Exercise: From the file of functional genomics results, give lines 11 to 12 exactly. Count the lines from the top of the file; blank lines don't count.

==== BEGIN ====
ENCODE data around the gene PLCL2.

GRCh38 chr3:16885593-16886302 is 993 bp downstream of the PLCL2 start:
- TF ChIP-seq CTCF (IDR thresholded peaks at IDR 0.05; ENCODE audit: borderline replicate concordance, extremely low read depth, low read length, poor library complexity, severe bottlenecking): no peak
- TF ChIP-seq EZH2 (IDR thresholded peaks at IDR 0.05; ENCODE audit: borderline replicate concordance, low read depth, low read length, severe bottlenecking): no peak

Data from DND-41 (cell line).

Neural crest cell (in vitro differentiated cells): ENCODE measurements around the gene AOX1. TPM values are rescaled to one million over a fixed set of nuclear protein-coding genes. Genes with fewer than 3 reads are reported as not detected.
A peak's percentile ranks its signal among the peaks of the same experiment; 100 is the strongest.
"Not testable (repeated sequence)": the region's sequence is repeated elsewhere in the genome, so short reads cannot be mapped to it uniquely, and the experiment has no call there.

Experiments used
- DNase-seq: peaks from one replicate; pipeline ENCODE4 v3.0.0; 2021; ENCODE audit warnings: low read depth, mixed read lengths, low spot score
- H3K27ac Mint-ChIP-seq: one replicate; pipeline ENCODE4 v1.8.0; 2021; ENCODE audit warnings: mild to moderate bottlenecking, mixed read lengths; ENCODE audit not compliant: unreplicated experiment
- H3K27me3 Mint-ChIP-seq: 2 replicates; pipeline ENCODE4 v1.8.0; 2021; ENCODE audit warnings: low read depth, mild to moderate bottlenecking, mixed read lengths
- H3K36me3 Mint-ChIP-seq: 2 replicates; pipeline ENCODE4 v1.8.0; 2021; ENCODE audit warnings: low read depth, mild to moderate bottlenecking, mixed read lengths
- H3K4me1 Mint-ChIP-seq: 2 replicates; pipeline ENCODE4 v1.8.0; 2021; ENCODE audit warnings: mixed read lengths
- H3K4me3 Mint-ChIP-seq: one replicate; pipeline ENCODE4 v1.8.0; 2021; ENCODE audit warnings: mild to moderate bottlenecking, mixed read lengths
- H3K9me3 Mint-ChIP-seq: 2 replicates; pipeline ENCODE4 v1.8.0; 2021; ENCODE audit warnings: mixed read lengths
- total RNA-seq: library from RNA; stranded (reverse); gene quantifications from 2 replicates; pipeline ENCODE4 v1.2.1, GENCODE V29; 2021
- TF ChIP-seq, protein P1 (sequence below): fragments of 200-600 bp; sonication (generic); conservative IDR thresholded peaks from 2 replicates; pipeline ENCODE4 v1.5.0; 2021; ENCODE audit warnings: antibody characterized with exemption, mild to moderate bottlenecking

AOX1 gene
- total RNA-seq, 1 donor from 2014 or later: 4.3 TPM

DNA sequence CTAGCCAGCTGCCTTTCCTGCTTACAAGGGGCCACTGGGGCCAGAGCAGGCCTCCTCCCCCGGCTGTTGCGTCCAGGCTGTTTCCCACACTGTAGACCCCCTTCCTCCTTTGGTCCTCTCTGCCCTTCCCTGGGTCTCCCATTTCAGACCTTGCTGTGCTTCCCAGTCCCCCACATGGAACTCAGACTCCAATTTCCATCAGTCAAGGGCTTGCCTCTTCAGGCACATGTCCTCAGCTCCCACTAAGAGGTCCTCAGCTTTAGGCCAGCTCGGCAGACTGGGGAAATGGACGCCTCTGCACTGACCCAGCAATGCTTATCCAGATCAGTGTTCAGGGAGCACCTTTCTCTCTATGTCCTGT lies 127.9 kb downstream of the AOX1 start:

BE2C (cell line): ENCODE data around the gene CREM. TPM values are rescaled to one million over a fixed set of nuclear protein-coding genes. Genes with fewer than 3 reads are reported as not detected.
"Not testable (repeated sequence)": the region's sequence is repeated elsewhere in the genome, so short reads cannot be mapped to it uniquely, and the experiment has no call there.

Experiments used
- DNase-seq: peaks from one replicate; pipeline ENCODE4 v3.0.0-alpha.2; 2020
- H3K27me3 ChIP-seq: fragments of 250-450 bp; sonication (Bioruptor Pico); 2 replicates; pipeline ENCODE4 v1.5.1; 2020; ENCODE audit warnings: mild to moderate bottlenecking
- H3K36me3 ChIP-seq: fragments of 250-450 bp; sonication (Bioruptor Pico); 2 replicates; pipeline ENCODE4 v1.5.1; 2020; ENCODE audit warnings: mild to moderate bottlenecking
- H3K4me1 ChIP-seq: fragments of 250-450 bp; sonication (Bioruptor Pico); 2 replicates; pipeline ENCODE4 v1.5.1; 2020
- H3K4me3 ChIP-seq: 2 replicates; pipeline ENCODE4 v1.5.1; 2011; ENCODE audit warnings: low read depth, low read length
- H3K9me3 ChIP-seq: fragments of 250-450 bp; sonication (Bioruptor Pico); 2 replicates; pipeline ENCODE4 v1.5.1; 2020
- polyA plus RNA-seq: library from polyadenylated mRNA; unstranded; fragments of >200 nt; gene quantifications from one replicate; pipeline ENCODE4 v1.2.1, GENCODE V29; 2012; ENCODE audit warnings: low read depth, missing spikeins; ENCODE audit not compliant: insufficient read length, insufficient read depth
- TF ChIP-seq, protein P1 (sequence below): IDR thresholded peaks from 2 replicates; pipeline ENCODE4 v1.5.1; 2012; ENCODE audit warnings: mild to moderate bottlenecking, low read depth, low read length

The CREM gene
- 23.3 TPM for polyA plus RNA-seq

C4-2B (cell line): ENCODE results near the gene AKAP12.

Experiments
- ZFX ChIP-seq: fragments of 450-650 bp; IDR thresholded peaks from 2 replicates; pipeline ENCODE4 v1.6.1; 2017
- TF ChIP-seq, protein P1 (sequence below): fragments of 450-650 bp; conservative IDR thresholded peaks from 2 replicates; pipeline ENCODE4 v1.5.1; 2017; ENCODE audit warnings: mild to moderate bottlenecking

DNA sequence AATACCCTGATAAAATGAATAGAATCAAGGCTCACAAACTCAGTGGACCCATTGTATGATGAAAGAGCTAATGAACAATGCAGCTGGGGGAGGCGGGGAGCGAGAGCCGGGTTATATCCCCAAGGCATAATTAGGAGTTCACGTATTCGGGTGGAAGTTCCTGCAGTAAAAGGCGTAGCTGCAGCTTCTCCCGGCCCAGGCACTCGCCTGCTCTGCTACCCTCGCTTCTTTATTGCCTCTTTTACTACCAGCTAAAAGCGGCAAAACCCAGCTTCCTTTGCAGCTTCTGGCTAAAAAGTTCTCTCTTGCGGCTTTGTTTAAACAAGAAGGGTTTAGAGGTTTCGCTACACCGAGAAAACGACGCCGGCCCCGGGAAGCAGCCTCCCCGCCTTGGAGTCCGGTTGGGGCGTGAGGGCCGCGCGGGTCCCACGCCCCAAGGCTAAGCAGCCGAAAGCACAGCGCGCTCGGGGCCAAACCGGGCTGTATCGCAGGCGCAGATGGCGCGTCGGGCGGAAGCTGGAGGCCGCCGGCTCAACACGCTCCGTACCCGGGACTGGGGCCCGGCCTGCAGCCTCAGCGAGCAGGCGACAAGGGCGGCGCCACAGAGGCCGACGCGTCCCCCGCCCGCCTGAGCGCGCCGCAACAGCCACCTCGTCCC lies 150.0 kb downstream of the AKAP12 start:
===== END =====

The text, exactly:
- H3K27ac Mint-ChIP-seq: one replicate; pipeline ENCODE4 v1.8.0; 2021; ENCODE audit warnings: mild to moderate bottlenecking, mixed read lengths; ENCODE audit not compliant: unreplicated experiment
- H3K27me3 Mint-ChIP-seq: 2 replicates; pipeline ENCODE4 v1.8.0; 2021; ENCODE audit warnings: low read depth, mild to moderate bottlenecking, mixed read lengths